Welcome to the roundup of the 30th edition of Novel Food, the literary/culinary event that Lisa of Champaign Taste and I created in 2007 and that I continue to host with great pleasure, as it brings together two of my passions: literature and food. Novel Food is about literary works (prose or poetry) that inspire the preparation of dishes.
Below I present a set of lovely posts, each describing a literary work that the blogger read and the dish that the reading inspired. Please, follow me on a short literary/culinary tour. For each contribution, I will offer a small bite to whet your appetite for more: follow the link to read the details of the special connection between written word and food that each participant has created.
Besides hosting Novel Food on my blog, I co-host Cook the Books, a blog dedicated to reading and cooking. For the June-July edition we are reading Mastering the Art of Soviet Cooking by Anya von Bremzen (more information at the end of this post) and we have already selected the next four books.
"Alexander McCall Smith is one of my very favorite authors, with his wonderful #1 Ladies' Detective Agency, 44 Scotland St., and The Sunday Philosophy Club series, among others. I love the thoughtful, meandering, and philosophical way he goes from social issues to random thought, with abundant wit and large helpings of wisdom, whilst drawing delightful portraits of the various characters and settings. People hold actual, interesting conversations. Without recourse to Smartphones. When Angus accidentally falls from a window, there is an entire humorous chapter on Scottish Defenestrations."
"If you love historical fiction, you will love this book. If you think historical fiction is boring, I still think you will love this book as it reads just as much as a suspense novel as it does as a historical. If you like books with strong female characters and relationships, you will love this book... Both sandwiches and baguettes were mentioned several times... I was on board with the soft goat cheese, but since I don't eat meat, I decided to fill my sandwich with zucchini, sauteed in lemon-pepper and olive oil, sliced Roma tomatoes, and fresh basil leaves. I also wanted to make an herbed goat cheese to make my sandwich pop with flavor.
Reichl's "latest work... deals with that unexpected demise of Gourmet and how she found herself unemployed and drifting. That she felt a little unmoored is an understatement. Her kitchen saved her... The book is divided into seasons and starts with the early fall, as soon as Reichl is called to the Conde Nast offices and told of Gourmet‘s immediate dissolution... since it is now the growing season, I was drawn to her spring and summer menus and musings. I did notice, though, as spring arrives and she finds a new life direction (writing said cookbook), her prose becomes more succinct and sometimes are mere recipe headnotes for her new cookbook dream.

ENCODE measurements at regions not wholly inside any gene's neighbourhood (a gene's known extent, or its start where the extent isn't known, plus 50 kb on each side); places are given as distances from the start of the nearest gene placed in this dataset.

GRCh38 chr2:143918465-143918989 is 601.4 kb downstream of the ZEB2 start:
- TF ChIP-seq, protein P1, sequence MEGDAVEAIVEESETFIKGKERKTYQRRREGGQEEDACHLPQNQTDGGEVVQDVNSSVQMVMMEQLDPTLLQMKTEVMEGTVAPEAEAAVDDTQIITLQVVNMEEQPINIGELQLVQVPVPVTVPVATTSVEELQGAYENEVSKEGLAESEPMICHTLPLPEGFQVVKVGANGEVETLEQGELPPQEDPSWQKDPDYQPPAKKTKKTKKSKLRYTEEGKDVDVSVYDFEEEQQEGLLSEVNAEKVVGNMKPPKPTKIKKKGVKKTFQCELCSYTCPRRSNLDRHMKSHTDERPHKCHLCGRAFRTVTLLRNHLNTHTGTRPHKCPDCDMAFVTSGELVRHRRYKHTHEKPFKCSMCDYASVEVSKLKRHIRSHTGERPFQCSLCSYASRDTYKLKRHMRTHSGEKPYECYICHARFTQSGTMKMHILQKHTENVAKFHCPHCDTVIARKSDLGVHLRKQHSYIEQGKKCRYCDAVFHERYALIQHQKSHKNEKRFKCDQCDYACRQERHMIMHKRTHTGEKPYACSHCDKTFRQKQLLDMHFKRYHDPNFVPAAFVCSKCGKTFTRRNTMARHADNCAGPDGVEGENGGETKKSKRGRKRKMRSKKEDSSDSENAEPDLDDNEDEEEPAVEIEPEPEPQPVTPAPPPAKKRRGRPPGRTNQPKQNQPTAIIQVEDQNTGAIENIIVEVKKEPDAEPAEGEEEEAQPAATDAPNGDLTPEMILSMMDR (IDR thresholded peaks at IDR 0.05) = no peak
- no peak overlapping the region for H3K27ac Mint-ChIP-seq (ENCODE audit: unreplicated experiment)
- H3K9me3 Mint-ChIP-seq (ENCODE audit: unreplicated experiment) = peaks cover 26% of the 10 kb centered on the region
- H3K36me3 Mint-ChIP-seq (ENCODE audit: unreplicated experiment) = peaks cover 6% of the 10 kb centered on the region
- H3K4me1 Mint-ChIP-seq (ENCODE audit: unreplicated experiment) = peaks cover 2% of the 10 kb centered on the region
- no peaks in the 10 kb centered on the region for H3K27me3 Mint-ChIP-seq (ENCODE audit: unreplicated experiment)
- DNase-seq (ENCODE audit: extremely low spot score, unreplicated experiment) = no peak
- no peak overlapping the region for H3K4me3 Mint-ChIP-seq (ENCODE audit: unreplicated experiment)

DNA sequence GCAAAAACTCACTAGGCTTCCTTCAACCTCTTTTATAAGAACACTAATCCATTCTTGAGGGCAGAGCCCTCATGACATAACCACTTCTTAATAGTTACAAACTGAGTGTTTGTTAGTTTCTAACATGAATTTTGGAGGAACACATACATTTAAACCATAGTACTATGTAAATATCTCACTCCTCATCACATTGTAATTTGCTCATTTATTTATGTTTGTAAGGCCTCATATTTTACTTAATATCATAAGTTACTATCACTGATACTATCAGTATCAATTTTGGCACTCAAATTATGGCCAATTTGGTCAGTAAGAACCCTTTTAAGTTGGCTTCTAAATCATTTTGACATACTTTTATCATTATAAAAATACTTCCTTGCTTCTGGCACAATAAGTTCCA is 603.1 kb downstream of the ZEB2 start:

"In addition to running a great tea shop, Theodosia employees a spectacular baking chef named Haley, who keeps whipping up the most divine scones. Between scones and tea, I couldn’t help eyeing my lovely chamomile crop out in the garden and thinking, hmm, what could I make? These chamomile tea scones are light and fruity. They make use of the whole chamomile flower, and if you are like me, and a bit too lazy to dry them for tea, make great use of an edible flower. Plus, they would be great being served aside a cup of tea – chamomile or other."
"Whether you have visited Iceland or not, you can immerse yourself in the detailed descriptions of life in the farm, of the inner life of a boy growing up in a fairly intense environment (northern climate, relative isolation) as he finds his place in a world that is a blend of concrete daily physical tasks and intangible presences. Such life is not always idyllic, which is something I appreciate about the book: the author captures the sense of wonder he experienced as a child, but considers some of his experiences through the lens of his maturity."
"Von Bremzen describes her and her family's life in the context of the political changes in Russia, the Soviet Union, then Russia again. Her style of writing is engaging — with the right balance of humor and seriousness. The food she describes is intriguing: even when we don't feel like we want to taste it, the emotional context comes alive in her words... One dish caught my attention immediately: Salat iz Yaits i Gribov. It uses mayonnaise, a condiment that has a special place in Mastering the Art of Soviet Cooking."
My special "thank you!" goes to the event's participants: I hope you had as much fun as I always do when I host this event. You will find a link to this roundup and to those of all the earlier editions on this page.
And if you are looking for additional reading suggestions, head over to the Cook the Books website. There is still time to participate in the June-July edition for which we are reading Mastering the Art of Soviet Cooking by Anya von Bremzen, then sharing reviews and recipes.
The next edition of Novel Food will be in late summer: stay tuned for the announcement. In the meantime, read good books (maybe with the next Novel Food in mind), cook good dishes, enjoy good food and otherwise savor life's local and seasonal offerings.